There is still time to Winter “EYES” your boat.

Winterizing your boat means having your local marina prepare the motors(s) and water system(s) to withstand our harsh winter weather as well as store it under shrink wrap or in a building.

No one wants to have to deal with broken water lines or cracked blocks in the spring, so it pays to prepare your boat for winter carefully.

But, in addition to the marina winterizing, there is so much more you can do to WinterEYES your boat:

Use your eyes to find potential problem areas and eliminate them, so that you are better prepared for winter storage.


Look for anything that will tempt and attract animals. Take all food items off the boat. Empty all the drawers and cupboards of towels, clothing, bedding, life jackets/PFD’s, charts and anything else that will hold moisture and/or feed and provide housing for critters. Take these items home or store them in sealed containers aboard. Set mouse traps for added insurance.


Look for nest-building materials. Empty the galley and head of all paper towels, tissue, toilet paper etc., because mice love this nest-building material.

Look for moisture in your upholstery. If your cockpit upholstery has been damp during the last few weeks, lift the cushions off the seat foundations, stand on end, drain, expose to the sun and wind.


Look for Spiders. Get rid of all spiders and clean up all their dirt. The presents they leave behind will only harden like cement over the winter months creating a REAL cleaning problem next spring.

Look for dirt. Do a thorough clean of the empty cupboards, frig/ice box, head, floors—everything. Wash the canvas, the upholstery, the superstructure, coolers, ice maker, BBQ, lockers, live wells, bait wells, etc.

Look for Mold and Mildew.  If you don’t want to wash the canvas, you can brush away mold. Lay the canvas flat on a picnic table and, wearing a mask, brush with a dry scrub brush. Most of it will come off and, if ventilated properly, shouldn’t grow any more.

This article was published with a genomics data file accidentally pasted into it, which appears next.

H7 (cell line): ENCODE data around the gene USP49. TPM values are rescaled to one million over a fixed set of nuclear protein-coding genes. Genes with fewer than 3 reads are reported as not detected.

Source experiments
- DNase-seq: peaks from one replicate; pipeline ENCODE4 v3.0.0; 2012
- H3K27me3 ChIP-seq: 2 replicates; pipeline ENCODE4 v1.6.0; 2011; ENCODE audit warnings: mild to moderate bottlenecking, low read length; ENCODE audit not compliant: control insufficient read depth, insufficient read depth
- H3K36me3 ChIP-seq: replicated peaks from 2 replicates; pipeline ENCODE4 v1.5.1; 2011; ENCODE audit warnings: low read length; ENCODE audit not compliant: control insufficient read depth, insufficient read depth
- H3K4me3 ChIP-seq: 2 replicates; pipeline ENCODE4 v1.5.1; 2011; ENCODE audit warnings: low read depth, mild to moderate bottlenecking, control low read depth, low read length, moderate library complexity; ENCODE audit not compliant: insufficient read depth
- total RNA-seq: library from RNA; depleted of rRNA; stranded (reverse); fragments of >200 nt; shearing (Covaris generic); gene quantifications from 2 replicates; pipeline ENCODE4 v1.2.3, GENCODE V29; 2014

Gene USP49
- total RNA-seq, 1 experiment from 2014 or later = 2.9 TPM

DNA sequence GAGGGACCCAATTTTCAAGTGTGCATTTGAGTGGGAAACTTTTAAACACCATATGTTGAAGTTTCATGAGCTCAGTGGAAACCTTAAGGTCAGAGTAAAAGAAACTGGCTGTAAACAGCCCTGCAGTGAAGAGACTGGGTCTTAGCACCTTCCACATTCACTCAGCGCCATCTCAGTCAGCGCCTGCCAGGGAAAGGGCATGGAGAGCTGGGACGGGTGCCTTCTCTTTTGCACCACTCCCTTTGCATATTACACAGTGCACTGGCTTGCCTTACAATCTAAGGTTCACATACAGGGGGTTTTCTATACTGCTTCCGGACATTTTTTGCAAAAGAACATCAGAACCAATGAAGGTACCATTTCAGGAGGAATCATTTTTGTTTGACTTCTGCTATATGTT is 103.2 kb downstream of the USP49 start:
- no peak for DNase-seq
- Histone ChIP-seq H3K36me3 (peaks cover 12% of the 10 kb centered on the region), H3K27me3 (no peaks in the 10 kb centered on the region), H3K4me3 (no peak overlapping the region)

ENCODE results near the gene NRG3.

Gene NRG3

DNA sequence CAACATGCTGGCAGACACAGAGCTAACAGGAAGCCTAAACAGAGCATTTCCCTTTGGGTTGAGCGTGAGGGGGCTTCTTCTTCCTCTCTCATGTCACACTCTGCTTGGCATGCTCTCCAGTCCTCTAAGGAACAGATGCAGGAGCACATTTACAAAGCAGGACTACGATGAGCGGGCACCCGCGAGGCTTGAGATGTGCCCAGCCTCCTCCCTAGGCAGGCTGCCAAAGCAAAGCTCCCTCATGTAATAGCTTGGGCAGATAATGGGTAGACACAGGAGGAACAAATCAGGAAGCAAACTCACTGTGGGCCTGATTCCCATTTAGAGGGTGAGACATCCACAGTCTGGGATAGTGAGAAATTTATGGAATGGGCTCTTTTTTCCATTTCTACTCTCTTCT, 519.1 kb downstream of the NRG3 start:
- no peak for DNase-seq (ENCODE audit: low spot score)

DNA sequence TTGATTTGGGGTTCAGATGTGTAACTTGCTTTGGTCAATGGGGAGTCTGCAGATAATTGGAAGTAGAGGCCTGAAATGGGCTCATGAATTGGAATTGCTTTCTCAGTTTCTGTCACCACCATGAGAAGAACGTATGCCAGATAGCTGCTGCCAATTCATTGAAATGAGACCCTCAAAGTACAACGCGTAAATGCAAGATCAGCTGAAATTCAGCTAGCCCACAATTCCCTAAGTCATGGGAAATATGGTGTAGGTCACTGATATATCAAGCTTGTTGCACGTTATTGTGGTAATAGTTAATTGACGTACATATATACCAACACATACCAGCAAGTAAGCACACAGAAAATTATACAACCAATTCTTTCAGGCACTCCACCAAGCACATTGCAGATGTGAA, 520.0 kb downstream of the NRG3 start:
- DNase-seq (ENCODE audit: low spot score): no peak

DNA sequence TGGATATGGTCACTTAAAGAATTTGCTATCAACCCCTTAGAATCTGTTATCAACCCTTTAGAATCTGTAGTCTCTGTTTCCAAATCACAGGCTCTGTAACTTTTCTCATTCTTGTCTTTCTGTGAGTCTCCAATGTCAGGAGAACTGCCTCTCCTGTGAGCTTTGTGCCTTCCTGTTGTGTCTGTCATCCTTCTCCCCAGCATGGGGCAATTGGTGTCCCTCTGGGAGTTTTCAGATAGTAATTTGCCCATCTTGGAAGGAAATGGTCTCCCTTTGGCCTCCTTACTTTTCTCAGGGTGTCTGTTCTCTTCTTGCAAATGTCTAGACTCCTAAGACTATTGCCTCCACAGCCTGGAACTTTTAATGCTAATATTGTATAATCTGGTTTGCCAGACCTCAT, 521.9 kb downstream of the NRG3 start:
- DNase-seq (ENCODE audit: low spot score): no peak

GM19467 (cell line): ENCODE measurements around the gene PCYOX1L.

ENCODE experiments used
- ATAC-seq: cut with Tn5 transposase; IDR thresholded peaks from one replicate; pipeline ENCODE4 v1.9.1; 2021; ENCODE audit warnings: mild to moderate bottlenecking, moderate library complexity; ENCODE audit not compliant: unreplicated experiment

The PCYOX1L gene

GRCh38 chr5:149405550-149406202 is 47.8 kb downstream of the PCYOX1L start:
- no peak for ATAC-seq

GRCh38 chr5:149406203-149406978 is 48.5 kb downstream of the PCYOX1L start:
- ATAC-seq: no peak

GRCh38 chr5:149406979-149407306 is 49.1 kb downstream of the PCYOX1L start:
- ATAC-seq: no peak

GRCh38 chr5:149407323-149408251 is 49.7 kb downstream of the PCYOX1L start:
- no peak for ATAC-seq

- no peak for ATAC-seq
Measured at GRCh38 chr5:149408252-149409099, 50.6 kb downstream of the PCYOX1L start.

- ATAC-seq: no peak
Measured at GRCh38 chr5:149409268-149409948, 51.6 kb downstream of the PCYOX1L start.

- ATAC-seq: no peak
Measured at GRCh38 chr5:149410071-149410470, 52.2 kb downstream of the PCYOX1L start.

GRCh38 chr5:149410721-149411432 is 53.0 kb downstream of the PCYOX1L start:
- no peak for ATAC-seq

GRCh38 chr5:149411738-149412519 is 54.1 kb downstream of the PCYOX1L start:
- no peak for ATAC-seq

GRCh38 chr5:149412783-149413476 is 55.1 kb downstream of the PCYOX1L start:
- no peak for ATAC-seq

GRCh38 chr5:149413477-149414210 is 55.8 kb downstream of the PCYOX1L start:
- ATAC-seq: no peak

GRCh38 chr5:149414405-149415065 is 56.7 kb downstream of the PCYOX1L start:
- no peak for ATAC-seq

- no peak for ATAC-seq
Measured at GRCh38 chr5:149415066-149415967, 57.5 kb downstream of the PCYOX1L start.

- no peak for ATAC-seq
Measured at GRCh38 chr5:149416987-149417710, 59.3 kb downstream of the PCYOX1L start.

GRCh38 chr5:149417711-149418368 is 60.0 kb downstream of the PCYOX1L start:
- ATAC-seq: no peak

Look for Pockets. You may also want to remove your convertible top/bimini top and all the canvas. One winter, we rolled up the tops super tight around the bows after washing and drying thoroughly. Come spring, when we unrolled them, a family of four-legged critters had crawled in the rolled up end and made a cozy nest. That involved chewing several holes in the rolled up canvas. Now, we hang the canvas like sheets on a clothes line in storage, so there are no pockets to entice the mice.


Look for ways to ventilate. Leave the cupboard doors ajar or open, leave drawers partially open, leave hatches open, stand up any cushions that are being left behind, so they can breathe. Make sure the boat can breathe to avoid dampness and mold/mildew problems. Depending on where you store your boat, you may want to consider a fan on a timer.

Look at your fire extinguisher gauges. If any need recharging or replacing, now is a good time to take them off the boat and send them away. It usually takes a while.


Make a list. On all boats, either during your last cruise or your last days in the harbor prior to haul out, make a written list of all the repairs that you plan to to do, and also a list for the marina to do like gauges that are non-operative, taps that leak, upholstery nicks that need to be sewn, snaps that are pulled off the canvas, woodwork that needs to be refinished, motor tune ups, etc.

You will thank yourself in the spring for taking this extra time “winterEYESing” your boat before putting it to bed for the winter. You won’t have mold, dirt and critter damage to deal with, when you are ready to go boating next season.

See Also:

Winterizing Your Boats Interior

Safety First – CO is a silent killer

Pre-Haul Out Preparation

Ah Rats

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